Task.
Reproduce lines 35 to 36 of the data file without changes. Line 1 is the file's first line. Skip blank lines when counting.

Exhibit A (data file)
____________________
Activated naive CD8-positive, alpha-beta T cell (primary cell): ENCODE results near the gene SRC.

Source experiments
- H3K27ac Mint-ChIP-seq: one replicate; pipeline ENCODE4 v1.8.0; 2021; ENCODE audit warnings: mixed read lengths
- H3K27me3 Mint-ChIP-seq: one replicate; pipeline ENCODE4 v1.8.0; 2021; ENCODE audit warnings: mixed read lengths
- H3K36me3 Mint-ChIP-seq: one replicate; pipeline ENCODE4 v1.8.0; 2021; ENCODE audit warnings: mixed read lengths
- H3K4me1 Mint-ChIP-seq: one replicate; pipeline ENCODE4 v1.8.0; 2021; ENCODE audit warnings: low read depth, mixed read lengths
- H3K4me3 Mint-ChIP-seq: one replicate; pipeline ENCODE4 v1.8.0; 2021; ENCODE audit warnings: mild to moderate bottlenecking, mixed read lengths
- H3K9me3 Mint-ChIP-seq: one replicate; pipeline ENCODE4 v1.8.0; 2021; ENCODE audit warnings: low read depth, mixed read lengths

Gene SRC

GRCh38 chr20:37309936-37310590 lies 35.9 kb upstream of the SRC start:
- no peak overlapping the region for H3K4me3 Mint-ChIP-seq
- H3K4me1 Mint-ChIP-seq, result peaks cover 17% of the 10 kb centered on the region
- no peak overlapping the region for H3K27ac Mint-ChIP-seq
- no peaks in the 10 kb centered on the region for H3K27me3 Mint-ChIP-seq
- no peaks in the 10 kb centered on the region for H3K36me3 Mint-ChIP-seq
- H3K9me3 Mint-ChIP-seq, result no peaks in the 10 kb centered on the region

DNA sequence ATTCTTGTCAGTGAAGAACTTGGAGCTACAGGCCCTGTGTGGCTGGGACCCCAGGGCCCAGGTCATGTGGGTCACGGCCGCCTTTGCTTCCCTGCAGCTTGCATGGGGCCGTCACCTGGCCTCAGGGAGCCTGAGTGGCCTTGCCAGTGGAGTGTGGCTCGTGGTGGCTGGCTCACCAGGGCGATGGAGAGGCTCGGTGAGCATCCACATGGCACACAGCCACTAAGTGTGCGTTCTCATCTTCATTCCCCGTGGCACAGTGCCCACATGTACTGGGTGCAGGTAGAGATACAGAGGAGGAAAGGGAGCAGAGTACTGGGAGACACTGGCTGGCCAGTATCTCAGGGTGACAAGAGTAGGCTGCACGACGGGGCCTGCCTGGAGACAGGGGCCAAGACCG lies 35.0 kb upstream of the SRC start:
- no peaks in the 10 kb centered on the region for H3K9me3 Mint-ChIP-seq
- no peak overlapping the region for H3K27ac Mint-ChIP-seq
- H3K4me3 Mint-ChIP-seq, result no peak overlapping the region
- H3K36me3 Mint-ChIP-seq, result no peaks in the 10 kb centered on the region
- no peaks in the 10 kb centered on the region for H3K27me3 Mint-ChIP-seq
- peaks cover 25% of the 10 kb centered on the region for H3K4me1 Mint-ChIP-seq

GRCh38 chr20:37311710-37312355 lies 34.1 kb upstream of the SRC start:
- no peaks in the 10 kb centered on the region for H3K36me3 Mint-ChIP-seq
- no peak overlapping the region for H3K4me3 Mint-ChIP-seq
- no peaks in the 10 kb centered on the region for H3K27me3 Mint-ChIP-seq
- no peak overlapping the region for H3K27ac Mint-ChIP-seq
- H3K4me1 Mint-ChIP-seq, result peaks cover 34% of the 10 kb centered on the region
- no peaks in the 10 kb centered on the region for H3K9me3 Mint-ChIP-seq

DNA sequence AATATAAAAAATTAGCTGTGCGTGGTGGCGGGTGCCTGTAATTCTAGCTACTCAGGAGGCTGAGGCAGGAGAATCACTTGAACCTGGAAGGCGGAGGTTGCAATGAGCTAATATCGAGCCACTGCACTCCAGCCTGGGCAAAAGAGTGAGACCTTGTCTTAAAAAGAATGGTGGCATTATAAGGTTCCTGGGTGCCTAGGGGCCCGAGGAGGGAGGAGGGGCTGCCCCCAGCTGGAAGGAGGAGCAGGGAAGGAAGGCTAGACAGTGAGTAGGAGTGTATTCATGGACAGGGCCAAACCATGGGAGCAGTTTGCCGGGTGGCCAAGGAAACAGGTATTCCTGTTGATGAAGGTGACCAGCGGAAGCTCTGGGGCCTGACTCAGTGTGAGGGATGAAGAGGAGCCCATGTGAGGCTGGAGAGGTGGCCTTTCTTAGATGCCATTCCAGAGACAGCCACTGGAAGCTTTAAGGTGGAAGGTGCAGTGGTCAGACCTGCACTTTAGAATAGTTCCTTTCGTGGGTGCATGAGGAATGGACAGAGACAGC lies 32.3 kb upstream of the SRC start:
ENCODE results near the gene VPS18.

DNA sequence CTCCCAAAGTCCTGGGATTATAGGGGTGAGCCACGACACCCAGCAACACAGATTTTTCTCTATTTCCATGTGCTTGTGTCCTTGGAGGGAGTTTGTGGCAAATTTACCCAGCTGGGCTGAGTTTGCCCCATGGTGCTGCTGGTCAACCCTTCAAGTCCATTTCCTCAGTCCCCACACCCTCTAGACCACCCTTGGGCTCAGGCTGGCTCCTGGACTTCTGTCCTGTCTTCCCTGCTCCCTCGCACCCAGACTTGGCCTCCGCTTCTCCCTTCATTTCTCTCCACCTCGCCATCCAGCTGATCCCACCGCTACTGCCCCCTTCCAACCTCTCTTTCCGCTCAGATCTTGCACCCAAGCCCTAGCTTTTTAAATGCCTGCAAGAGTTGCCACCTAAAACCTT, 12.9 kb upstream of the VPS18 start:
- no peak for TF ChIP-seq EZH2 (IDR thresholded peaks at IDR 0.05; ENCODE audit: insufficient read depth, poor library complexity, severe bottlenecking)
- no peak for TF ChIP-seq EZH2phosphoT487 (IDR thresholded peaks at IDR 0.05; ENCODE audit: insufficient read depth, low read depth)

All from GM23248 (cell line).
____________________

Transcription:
- no peak for TF ChIP-seq EZH2phosphoT487 (IDR thresholded peaks at IDR 0.05; ENCODE audit: insufficient read depth, low read depth)

All from GM23248 (cell line).